Herpes-zoster (Shingles) is a painful blistering rash caused by reactivation of the varicella zoster virus – the same virus that causes chickenpox. The shingles rash occurs when the dormant chickenpox virus is reactivated in the nerve tissue, causing inflammation of the nerves. Sometimes pain in the affected region can be severe and prolonged. When it lasts more than 3 months it is called post herpetic neuralgia (PHN). Other less common complications may include scarring, skin infections, loss of vision or hearing, pneumonia, or neurological complications. Causes Once you have had chickenpox, the virus can stay in your nervous system for many years. For reasons that are not fully understood, the virus may become active again and give you shingles. Shingles can spread through direct contact with an uncovered rash. 1 in 3 people will develop shingles in their lifetime. As a person gets older, the risk of getting shingles and PHN increases. Symptoms Initial symptoms of shingles can include headache, fever, flu like symptoms and malaise (general feeling of uneasiness). A stinging or burning sensation may appear on the affected area before the appearance of the skin rash (normally within 1-2 days of the initial symptoms). The rash is commonly on the trunk or body but can also appear on the face or other parts of the body and can be quite painful, causing a tingling or burning sensation. It creates a stripe or belt like pattern on the affected area and is usually limited to one side of the body. The rash forms small blisters which fill with a liquid and burst before the skin crust over and heals. Although most people recover within a few weeks, some go on to develop chronic nerve pain called post herpectic neuralgia. This may be severe and can sometimes go on for months. National Shingles Vaccination Program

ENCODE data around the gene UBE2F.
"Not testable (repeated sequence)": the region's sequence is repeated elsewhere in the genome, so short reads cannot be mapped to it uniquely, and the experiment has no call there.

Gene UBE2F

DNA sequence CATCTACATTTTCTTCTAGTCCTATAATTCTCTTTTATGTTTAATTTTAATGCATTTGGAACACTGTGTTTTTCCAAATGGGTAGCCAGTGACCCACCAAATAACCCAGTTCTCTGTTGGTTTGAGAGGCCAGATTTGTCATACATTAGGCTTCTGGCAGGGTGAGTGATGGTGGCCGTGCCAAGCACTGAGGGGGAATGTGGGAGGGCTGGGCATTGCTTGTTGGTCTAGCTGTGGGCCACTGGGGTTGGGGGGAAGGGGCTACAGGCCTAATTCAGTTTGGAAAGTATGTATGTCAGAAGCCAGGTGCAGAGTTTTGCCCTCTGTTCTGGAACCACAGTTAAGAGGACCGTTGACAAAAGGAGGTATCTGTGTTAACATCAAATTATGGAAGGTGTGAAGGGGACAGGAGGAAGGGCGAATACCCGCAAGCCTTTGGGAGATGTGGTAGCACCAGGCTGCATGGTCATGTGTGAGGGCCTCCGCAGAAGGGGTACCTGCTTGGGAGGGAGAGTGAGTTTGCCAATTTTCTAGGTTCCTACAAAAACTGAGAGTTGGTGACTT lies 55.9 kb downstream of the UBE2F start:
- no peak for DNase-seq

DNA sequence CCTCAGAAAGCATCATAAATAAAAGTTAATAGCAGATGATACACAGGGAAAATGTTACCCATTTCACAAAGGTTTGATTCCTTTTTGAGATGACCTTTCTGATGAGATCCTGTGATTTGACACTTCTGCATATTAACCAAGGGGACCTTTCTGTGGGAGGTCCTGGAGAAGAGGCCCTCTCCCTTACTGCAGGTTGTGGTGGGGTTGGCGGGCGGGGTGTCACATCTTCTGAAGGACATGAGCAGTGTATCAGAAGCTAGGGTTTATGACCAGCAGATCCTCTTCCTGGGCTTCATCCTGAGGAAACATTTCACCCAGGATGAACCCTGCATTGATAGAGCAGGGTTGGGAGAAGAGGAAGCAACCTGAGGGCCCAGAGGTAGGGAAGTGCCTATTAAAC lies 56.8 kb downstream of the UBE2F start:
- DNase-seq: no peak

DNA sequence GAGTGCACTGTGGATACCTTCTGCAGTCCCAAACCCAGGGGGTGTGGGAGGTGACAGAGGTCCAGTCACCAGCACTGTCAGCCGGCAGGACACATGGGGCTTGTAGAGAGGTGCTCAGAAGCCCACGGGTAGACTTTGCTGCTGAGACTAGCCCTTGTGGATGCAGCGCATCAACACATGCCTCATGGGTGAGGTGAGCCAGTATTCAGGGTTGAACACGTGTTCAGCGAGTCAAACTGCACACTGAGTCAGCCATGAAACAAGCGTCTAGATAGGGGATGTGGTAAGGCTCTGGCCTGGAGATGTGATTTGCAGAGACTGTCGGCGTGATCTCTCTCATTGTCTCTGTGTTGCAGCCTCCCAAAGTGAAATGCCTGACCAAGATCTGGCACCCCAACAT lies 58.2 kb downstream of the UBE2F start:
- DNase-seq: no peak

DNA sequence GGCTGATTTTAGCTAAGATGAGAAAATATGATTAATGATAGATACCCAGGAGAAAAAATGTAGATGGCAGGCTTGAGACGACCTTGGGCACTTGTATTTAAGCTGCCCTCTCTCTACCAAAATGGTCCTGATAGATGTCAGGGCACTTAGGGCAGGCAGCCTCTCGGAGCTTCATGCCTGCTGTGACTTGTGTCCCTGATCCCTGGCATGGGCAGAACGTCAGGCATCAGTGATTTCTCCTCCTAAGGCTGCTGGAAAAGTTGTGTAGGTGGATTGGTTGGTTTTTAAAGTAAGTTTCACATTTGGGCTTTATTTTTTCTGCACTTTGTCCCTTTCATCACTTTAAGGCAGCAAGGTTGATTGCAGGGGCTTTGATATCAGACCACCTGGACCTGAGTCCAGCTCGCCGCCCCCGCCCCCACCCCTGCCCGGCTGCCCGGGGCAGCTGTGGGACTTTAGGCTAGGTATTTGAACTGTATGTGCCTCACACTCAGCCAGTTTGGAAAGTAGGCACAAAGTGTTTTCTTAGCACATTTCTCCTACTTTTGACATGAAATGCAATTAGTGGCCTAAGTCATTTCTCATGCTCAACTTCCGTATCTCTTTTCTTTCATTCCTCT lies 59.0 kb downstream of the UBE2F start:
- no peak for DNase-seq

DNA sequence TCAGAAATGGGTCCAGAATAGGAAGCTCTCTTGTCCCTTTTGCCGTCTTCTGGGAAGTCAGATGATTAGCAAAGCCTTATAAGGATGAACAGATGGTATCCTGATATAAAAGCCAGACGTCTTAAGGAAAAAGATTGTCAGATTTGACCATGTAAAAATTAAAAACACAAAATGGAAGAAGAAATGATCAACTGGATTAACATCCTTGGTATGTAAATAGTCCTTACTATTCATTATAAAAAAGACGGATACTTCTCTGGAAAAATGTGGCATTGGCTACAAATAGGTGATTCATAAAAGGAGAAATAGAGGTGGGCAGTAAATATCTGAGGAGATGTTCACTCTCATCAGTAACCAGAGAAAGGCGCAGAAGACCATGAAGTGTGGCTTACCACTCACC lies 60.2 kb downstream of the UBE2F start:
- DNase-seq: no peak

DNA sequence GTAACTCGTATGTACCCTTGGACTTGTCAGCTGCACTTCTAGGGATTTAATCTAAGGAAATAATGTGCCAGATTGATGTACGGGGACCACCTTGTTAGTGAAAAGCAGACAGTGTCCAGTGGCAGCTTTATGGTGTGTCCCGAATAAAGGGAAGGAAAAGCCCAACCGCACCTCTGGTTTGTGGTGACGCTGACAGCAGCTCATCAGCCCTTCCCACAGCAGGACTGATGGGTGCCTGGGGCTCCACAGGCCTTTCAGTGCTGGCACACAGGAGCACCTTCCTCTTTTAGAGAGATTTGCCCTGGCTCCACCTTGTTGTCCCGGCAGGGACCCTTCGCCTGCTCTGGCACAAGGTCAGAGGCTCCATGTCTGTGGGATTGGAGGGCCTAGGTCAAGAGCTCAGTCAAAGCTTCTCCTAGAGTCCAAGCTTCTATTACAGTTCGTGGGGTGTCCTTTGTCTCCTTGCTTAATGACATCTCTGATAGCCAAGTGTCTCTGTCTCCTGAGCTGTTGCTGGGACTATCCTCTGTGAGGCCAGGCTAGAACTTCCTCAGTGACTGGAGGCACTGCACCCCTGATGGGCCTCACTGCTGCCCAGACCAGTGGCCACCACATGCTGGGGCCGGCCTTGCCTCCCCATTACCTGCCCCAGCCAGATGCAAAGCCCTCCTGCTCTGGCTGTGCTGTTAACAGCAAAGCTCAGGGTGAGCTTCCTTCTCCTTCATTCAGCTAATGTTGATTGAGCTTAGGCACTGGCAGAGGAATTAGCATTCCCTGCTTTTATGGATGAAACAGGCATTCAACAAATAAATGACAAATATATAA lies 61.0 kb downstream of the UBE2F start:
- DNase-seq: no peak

The shingles vaccine is provided free for people aged 70 years under the National Immunisation Program. There is also a five year catch-up program for people aged 71 – 79 years until 31 October 2021. To receive the immunisation visit your local doctor or vaccination provider. It is important to note that although the vaccine is provided at no cost, a consultation fee may apply.
Routine vaccination of persons aged 70–79 years is expected to obtain the greatest benefits against shingles and its complications. Further information is provided in the online version of The Australian Immunisation Handbook 10th edition.
People who are not eligible to receive the free vaccine are able to purchase the vaccine on the private market.
Vaccinations don’t stop at childhood. Ask your general practitioner or vaccination provider about other vaccines you may be eligible for. Source